Medical Records Request Letter Template with Fillable Fields

Download this Medical Record Request Letter and fill in the blanks. This makes it easy for you to request the medical records you need to validate your personal injury claim.

You deserve to be compensated for injuries caused by someone else’s negligence. But first, you have to prove you were injured.

Medical records are vital to the success of your injury claim, no matter if you were in a car accident, slip and fall, or any other injury scenario. Gathering your medical bills and records takes time, but can help you get a larger insurance settlement.

Some medical providers will have their own HIPAA-compliant record request form. For all the others, you can use this handy letter. Simply download the PDF, fill in the blanks, print the letter, then sign and mail.

Click on the image below to download the PDF letter with fillable fields:

Downloadable medical records request letter

How to Use This Medical Record Request Letter

Click on the letter image to download a copy of the Medical Record Request Letter. Save it to your computer.

Save yourself some typing by filling in the blanks for your own name, address, and contact information, then save that copy with a name like “My Records Request Letter.” This way, you won’t have to retype your name and contact information for every request you send out.

Going forward, when you need to send a request to a particular doctor or facility, open the “My Records Request Letter” file, fill in the remaining blanks for that medical provider, then re-save the file with a name like “Record Request to Dr. Smith.”

Helpful Tips for Requesting Medical Records

Medical records are an absolute requirement for any type of personal injury claim. To be compensated for an injury, first you must prove you were hurt and the scope of your injuries.

It’s not enough to send the adjuster a stack of medical bills. Insurance companies only have to pay for “reasonable and necessary” medical expenses. Your medical records, including test reports and doctors’ notes, detail the extent of your bodily injuries and explain the need for your treatments.

Your medical records will also help justify your time lost from work. Adjusters are quick to suspect that more than a few days from work is just an excuse to goof off and get the insurance company to pay for it. Doctors’ notes clarify that you were out of work for legitimate medical reasons.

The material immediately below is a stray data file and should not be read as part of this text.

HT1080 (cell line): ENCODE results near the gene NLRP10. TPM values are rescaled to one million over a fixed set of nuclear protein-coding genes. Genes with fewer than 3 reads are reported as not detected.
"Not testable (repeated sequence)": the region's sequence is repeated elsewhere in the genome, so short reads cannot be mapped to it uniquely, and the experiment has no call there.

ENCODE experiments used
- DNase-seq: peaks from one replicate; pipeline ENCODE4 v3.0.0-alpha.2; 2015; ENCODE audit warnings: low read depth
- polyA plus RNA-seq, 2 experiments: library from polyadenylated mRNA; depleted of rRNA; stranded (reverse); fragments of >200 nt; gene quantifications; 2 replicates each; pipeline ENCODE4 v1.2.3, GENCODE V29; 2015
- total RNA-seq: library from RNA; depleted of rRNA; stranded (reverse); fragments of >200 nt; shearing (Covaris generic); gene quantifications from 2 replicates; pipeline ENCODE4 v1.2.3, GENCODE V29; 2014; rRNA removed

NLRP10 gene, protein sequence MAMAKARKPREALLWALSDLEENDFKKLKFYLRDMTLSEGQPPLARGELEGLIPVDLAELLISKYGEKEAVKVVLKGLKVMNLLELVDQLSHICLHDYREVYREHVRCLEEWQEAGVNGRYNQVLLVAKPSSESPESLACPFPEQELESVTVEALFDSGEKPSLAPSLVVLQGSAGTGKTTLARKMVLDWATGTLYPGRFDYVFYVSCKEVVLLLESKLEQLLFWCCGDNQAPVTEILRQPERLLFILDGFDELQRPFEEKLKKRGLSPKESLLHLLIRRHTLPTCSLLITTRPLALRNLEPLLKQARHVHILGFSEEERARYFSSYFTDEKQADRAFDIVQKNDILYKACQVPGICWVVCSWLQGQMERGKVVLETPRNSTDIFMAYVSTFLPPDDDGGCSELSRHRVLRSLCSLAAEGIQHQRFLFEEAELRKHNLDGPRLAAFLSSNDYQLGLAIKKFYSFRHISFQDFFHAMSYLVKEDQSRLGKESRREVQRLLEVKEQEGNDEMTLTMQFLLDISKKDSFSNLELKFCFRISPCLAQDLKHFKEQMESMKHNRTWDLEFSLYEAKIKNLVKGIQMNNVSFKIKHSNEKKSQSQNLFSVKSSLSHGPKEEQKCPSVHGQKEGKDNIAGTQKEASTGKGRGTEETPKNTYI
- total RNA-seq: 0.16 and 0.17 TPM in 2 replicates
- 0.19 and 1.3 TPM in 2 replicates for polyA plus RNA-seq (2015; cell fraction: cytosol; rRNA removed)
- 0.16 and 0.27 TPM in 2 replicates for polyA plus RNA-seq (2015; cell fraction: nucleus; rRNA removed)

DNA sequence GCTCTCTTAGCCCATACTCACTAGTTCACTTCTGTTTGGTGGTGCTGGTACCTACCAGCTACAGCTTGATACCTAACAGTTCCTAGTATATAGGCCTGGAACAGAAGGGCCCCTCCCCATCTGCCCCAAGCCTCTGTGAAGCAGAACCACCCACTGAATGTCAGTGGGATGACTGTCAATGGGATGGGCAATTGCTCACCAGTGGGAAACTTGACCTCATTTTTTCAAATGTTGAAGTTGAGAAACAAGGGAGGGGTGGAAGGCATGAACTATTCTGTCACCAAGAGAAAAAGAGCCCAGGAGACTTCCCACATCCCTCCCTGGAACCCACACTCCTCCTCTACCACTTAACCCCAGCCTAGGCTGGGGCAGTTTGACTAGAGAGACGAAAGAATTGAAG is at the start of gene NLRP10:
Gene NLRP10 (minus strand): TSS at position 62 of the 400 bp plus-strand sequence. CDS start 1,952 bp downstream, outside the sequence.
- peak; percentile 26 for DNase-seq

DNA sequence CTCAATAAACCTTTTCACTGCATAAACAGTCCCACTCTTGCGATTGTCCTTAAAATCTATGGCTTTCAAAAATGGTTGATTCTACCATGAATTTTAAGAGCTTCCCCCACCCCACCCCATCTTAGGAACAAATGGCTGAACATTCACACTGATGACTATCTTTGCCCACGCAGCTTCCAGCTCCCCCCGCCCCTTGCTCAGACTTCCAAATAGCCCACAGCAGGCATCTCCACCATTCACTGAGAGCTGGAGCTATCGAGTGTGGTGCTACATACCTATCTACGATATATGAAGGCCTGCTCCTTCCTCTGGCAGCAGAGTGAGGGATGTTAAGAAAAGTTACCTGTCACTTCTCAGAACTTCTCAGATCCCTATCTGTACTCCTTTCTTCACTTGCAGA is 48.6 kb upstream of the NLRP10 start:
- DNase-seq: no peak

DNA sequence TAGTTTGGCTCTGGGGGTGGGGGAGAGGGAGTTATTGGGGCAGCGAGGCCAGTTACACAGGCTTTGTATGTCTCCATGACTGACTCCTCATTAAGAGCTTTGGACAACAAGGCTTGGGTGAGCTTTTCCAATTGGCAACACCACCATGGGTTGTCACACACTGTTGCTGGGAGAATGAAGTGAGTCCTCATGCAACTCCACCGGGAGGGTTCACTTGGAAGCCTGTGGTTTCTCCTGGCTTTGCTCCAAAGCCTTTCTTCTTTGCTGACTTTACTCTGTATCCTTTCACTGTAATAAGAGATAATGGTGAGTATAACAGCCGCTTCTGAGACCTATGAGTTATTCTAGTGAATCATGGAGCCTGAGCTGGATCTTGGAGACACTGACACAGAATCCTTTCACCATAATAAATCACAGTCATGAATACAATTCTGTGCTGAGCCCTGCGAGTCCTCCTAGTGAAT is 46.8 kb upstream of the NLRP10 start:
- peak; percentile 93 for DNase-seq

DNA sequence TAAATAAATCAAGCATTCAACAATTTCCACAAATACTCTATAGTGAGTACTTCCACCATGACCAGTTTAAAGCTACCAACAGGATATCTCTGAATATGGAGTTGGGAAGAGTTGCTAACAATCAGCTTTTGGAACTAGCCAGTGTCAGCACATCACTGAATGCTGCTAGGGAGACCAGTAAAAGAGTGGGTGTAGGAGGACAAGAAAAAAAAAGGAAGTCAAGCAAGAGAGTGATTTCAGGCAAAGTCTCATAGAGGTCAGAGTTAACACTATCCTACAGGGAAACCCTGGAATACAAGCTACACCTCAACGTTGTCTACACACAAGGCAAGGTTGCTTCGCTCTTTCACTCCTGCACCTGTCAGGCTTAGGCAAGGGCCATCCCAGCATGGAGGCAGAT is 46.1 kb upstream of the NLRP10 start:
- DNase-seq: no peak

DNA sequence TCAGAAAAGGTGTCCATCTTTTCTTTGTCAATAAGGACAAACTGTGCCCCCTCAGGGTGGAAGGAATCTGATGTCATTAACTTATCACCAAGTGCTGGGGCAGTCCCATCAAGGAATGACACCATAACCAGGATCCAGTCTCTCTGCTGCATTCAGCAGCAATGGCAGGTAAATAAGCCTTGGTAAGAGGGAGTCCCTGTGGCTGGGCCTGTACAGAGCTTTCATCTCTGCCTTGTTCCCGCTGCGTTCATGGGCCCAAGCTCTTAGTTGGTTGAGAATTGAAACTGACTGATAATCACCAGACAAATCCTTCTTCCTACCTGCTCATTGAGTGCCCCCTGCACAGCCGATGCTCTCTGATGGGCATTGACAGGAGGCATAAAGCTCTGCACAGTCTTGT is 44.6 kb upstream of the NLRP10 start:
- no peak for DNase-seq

Finally, the medical bills are also necessary for calculating the value of your injury claim.

Where to Send Your Medical Records Request

Be sure to get the name, address, and phone number of each of your medical care providers, including the ambulance service that may have arrived at the scene of your injury. Contact each one to find out where to send your request and if the provider has their own medical records request form for patients to use.

Many doctor’s offices and hospitals have dedicated medical records departments or use an outside service for managing records requests.

Keeping Track of Your Medical Record Requests

Use a calendar as part of your injury claim file to keep a record of the date and name for all your medical and therapy appointments. It will help you to provide an accurate date range when requesting treatment records from a doctor’s office or medical facility.

The calendar will also help verify that you received all the records and bills from each provider.

Download a copy of our Medical Records Request Tracking Sheet so you can see at a glance the requests you’ve sent and where you might need to follow up. Most providers should respond within a couple of weeks, but if you haven’t received your records within 30 days, you’ll need to follow up by phone and in writing.

Keep your medical records and bills clean, organized, and in a secure place. Be prepared to make copies for the insurance company. Never send the insurance company the originals or your only copy of anything.

If you decide to consult an attorney about your injury claim, bring your injury claim file and any medical records you’ve already received to your first meeting.